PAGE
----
Me and Mine is a 40-minute film that explores empathy and the way in which entering someone else’s pain allows one to see the world through another’s eyes, to travel. In its setting, the funeral industry, the film compares this compassionate state to death: equally a journey into the unknown. Further to this, Me and Mine stands as a study of the cultural and economic forces surrounding the business of death.
Beech examines how the traditionally feminine values of empathy and care have become increasingly important within industries which may once have been dominated by men, following a female undertaker as she negotiates her way through the funeral business, as well as her experience as a woman among women.
Although the business is changing, the film’s opening scene of starched white collars and shining black hearses reminds us that the funeral industry remains dominated by men. Women are increasingly moving into the field and challenging tradition, and this challenge of norms within social groups, private and public worlds and the fight between tradition and innovation is the prime concern of the film.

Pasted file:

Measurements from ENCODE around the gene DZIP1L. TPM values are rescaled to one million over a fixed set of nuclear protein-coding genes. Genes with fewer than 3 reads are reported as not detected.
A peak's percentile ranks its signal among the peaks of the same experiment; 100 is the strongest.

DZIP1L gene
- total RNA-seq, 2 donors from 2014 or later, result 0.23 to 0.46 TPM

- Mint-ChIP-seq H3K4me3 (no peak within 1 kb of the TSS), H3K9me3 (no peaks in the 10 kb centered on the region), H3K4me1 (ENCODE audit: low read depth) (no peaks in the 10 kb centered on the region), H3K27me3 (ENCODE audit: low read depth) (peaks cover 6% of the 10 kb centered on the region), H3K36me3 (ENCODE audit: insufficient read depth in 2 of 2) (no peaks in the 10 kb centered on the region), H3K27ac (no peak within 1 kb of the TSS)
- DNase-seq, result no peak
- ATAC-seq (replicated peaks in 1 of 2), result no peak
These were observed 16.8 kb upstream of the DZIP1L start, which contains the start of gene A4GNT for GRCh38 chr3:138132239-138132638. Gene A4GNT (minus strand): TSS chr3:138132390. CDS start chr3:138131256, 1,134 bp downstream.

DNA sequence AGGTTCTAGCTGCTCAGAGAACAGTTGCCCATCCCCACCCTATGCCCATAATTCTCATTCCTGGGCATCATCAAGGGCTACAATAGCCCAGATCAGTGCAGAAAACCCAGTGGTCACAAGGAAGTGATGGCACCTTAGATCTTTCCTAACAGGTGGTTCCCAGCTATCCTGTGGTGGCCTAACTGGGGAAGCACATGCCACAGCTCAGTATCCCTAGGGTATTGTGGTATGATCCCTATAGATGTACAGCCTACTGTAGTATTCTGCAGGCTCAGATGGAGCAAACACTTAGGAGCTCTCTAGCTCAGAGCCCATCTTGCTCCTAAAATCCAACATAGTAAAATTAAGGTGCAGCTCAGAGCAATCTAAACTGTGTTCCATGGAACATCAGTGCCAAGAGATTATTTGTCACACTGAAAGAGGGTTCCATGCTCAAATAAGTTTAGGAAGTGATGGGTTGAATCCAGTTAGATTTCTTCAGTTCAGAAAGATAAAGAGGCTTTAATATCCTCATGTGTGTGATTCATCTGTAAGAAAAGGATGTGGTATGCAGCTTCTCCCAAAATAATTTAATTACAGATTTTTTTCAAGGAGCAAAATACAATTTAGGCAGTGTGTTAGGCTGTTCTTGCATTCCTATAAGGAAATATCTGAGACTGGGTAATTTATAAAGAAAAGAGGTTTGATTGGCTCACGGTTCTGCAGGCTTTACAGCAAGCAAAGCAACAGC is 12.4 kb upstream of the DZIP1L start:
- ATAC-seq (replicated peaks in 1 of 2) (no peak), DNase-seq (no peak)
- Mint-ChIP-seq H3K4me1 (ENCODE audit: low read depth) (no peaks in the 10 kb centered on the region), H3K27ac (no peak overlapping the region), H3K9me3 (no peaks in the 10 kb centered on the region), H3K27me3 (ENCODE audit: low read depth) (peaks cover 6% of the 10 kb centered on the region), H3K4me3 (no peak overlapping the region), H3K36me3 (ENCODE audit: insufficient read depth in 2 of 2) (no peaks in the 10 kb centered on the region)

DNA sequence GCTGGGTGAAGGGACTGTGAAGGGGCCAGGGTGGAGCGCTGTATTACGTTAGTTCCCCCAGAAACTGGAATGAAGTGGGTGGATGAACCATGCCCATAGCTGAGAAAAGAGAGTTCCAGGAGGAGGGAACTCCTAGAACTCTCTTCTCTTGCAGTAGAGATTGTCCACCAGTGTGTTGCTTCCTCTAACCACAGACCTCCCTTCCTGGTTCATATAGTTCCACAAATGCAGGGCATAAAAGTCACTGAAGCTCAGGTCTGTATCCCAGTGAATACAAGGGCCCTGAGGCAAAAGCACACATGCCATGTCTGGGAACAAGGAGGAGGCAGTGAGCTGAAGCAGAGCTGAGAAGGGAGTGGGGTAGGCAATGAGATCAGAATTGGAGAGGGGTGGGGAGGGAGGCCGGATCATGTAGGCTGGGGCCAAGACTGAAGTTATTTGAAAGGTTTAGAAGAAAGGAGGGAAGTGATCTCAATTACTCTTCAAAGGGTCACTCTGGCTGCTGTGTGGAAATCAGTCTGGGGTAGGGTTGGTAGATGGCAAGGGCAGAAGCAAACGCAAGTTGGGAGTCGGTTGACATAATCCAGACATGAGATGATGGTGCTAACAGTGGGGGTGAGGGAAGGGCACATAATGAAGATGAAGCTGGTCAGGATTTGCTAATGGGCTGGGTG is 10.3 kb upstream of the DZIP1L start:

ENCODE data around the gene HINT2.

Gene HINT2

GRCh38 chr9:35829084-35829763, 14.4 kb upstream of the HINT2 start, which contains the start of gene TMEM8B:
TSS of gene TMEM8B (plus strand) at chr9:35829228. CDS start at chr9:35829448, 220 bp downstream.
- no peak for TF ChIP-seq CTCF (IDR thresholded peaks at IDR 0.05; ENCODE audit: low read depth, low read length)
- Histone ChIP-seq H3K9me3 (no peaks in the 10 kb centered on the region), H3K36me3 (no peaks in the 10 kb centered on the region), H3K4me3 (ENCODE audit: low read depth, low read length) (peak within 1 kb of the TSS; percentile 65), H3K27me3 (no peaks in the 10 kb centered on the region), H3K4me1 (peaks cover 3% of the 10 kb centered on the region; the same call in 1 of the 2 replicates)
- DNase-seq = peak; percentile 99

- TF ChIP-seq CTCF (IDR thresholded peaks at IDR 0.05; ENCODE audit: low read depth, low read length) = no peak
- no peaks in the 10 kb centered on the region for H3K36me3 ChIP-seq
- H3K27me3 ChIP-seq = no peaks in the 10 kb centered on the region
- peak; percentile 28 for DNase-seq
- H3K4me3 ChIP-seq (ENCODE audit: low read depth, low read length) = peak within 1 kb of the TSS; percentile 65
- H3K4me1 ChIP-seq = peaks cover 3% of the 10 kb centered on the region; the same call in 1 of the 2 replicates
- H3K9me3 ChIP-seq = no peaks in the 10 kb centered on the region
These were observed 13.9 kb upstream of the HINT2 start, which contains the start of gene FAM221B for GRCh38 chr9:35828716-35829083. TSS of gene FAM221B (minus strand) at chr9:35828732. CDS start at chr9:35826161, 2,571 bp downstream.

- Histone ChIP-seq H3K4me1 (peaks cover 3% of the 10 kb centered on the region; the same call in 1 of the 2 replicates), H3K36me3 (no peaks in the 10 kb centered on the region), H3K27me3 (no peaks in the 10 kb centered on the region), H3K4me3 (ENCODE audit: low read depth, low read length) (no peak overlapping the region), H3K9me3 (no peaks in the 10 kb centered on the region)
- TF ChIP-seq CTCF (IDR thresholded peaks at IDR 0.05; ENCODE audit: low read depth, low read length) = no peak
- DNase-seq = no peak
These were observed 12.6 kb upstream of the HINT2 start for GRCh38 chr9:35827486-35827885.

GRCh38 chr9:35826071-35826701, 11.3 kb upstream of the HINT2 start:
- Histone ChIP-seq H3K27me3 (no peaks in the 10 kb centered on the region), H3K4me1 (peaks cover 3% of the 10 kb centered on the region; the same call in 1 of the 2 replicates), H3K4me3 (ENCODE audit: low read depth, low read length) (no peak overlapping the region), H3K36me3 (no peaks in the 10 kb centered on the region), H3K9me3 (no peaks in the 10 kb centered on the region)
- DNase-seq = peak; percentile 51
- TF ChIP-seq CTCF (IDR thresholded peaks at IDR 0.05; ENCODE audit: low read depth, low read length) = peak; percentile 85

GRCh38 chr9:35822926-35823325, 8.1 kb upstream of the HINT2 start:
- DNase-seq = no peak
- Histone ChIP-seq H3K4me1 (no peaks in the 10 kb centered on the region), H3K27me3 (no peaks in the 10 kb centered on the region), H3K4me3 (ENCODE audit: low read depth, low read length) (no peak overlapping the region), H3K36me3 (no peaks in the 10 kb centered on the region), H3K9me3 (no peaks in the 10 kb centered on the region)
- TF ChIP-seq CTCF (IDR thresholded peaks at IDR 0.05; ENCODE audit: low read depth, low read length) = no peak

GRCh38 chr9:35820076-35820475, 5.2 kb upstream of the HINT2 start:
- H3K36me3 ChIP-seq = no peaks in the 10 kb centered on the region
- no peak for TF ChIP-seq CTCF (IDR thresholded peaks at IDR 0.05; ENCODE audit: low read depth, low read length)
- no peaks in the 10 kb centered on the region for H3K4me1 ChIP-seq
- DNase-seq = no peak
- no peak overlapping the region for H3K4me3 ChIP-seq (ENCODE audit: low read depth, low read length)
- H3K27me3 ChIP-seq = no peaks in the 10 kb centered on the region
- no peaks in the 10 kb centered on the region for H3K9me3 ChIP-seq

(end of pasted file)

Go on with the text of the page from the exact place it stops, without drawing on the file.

Looking at how women sustain communities, often in direct opposition to set-in patriarchal systems, Me and Mine studies the way in which the redefining and reframing of ideas such ‘empathy’ and ‘care’ can alter or reinforce gender stereotypes – and explores how the ‘business of death’ could change as a result. As the film’s protagonist asks: ‘We are the natural carers, aren’t we?’
Lucy Beech: Me and Mine, 2 May – 4 July at Harris Museum and Art Gallery, Market Square, Preston, Lancashire PR1 2PP. For more information visit www.fvu.co.uk. It also screens from 17 July – 27 September at The Tetley, Hunslet Road, Leeds LS10 1JQ. For further details see www.thetetley.org
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1. Lucy Beech, Me and Mine. Courtesy of the artist. Commissioned by Film and Video Umbrella (FVU).